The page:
Nonni e Manni: part 4

Friday, May 02, 2008

Time for part 4 of the Ido translation of this Icelandic tale from German. Here are the other two parts. Also don't forget that I'm trying to make the English as close to the original Ido as possible so sometimes it'll be awkward on purpose.

-- Tu es just, amiketo. En ica noti es quaze misterioza sorco. Mem bestii subisas influo de oli. On povas, per fluto, charmar serpenti, rati, e mem mar-fishi. On dicas ke en Germania viro nomata akompanigis su tamoyene dal tota rataro dil urbo.
You are correct, little friend. In this note it is like a mysterious sorcery. Even beasts submit to their influence. One can, with a flute, charm serpents, rats, and even sea fish. It's said that in Germany a man named (note: this is obviously the pied piper) had himself accompanied in that way by all the rats in the city.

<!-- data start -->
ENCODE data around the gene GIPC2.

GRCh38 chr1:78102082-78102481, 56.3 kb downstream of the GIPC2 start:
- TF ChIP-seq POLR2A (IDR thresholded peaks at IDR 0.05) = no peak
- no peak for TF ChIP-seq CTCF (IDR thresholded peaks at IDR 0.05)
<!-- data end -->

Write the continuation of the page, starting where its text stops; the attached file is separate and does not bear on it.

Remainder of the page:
Astonegite, me questionis:
Astonished, I asked:
"Vere vera? Kad on povas, quale vu asertis, atraktar anke fishi?"
"Is that really real? Can one, like you assert, attract also fish?"
-- He! yes, certe yes!
Heh! Yes, certainly yes!
-- Nu! quik dicez a me quale on mustas procedar.
Okay! Tell me now how one must proceed.
-- On adiras solitara loko maral, ibe on restas tranquile e komencas plear: soni lenta e penetranta maxim bone sucesas. Se la pleo duras sat longe, fishi venas adsurface; li arivas lente e de omna lateri; li askoltas, askoltas, pose sequas la barko irgube ol iras.
One approaches a solitary marine location, there one stays tranquil and begins to play: slow and penetrating sounds succeed the best. If the playing lasts long enough, fish come to the surface; they arrive slowly and from all sides; they listen, listen, and afterwards follow the boat wherever it goes.


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